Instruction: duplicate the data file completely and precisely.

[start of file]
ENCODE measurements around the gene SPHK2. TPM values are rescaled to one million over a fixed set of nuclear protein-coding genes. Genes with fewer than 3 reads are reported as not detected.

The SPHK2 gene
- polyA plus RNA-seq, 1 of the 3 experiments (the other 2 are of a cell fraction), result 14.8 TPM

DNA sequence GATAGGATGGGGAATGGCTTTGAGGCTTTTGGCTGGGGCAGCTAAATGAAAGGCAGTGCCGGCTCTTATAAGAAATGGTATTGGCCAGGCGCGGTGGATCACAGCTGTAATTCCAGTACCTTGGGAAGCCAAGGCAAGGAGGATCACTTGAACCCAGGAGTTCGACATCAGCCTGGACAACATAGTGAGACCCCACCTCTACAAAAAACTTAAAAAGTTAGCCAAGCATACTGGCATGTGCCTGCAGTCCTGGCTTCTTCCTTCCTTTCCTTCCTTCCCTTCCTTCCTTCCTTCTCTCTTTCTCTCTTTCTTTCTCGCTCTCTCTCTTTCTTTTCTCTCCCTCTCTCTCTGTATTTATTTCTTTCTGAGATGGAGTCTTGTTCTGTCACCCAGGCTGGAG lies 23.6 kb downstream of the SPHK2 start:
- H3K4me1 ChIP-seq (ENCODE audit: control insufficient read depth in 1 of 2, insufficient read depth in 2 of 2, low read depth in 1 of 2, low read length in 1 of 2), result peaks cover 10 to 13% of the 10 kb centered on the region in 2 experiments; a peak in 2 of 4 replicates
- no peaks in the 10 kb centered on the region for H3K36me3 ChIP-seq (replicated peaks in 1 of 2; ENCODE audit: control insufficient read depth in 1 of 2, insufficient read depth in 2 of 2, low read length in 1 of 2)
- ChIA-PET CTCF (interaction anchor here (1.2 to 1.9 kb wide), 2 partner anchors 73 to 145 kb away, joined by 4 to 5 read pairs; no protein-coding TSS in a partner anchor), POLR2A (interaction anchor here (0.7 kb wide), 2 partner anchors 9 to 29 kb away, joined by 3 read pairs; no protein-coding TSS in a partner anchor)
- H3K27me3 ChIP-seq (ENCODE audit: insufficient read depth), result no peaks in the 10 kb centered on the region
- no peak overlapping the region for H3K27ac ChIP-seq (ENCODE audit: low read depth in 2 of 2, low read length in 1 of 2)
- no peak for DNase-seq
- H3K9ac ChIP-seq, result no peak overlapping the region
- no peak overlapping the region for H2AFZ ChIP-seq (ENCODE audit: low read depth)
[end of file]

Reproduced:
ENCODE measurements around the gene SPHK2. TPM values are rescaled to one million over a fixed set of nuclear protein-coding genes. Genes with fewer than 3 reads are reported as not detected.

The SPHK2 gene
- polyA plus RNA-seq, 1 of the 3 experiments (the other 2 are of a cell fraction), result 14.8 TPM

DNA sequence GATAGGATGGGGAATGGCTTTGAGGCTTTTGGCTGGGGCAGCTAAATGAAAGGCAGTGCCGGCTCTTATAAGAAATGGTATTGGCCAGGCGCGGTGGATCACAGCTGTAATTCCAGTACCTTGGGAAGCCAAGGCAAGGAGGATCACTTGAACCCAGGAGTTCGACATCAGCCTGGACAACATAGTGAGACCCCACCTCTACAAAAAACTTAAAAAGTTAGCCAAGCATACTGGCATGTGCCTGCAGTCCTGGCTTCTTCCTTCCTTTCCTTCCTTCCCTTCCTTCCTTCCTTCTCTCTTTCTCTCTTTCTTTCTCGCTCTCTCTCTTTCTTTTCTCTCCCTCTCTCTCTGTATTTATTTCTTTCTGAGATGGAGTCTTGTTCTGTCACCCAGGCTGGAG lies 23.6 kb downstream of the SPHK2 start:
- H3K4me1 ChIP-seq (ENCODE audit: control insufficient read depth in 1 of 2, insufficient read depth in 2 of 2, low read depth in 1 of 2, low read length in 1 of 2), result peaks cover 10 to 13% of the 10 kb centered on the region in 2 experiments; a peak in 2 of 4 replicates
- no peaks in the 10 kb centered on the region for H3K36me3 ChIP-seq (replicated peaks in 1 of 2; ENCODE audit: control insufficient read depth in 1 of 2, insufficient read depth in 2 of 2, low read length in 1 of 2)
- ChIA-PET CTCF (interaction anchor here (1.2 to 1.9 kb wide), 2 partner anchors 73 to 145 kb away, joined by 4 to 5 read pairs; no protein-coding TSS in a partner anchor), POLR2A (interaction anchor here (0.7 kb wide), 2 partner anchors 9 to 29 kb away, joined by 3 read pairs; no protein-coding TSS in a partner anchor)
- H3K27me3 ChIP-seq (ENCODE audit: insufficient read depth), result no peaks in the 10 kb centered on the region
- no peak overlapping the region for H3K27ac ChIP-seq (ENCODE audit: low read depth in 2 of 2, low read length in 1 of 2)
- no peak for DNase-seq
- H3K9ac ChIP-seq, result no peak overlapping the region
- no peak overlapping the region for H2AFZ ChIP-seq (ENCODE audit: low read depth)